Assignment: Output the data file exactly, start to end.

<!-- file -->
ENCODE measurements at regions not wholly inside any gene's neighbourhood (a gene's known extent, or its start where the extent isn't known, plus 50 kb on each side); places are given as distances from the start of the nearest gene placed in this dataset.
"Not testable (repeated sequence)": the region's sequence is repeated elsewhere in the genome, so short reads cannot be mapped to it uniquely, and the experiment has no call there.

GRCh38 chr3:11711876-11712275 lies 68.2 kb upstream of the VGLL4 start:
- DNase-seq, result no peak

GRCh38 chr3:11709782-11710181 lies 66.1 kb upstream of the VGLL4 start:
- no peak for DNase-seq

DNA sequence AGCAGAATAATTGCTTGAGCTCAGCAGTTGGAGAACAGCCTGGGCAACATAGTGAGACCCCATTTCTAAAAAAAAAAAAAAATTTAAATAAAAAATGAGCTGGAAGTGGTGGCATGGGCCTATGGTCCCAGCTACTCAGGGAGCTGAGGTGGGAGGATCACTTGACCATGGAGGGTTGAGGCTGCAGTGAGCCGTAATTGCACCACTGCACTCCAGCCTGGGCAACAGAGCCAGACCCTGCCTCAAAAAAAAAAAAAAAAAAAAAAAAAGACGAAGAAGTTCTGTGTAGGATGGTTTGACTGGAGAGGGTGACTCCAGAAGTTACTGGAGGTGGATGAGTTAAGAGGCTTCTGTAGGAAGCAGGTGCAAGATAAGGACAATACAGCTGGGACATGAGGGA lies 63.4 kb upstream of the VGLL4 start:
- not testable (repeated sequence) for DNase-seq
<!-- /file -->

ENCODE measurements at regions not wholly inside any gene's neighbourhood (a gene's known extent, or its start where the extent isn't known, plus 50 kb on each side); places are given as distances from the start of the nearest gene placed in this dataset.
"Not testable (repeated sequence)": the region's sequence is repeated elsewhere in the genome, so short reads cannot be mapped to it uniquely, and the experiment has no call there.

GRCh38 chr3:11711876-11712275 lies 68.2 kb upstream of the VGLL4 start:
- DNase-seq, result no peak

GRCh38 chr3:11709782-11710181 lies 66.1 kb upstream of the VGLL4 start:
- no peak for DNase-seq

DNA sequence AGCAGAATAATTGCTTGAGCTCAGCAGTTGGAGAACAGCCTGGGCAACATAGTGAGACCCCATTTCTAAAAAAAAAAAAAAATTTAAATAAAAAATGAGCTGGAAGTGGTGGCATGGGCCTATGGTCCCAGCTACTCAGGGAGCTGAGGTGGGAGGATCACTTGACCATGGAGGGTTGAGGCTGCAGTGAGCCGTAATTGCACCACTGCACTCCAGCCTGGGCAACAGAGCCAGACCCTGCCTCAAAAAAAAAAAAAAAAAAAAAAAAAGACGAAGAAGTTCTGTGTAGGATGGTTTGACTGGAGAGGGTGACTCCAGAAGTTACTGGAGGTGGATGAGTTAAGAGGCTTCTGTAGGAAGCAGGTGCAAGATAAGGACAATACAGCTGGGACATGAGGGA lies 63.4 kb upstream of the VGLL4 start:
- not testable (repeated sequence) for DNase-seq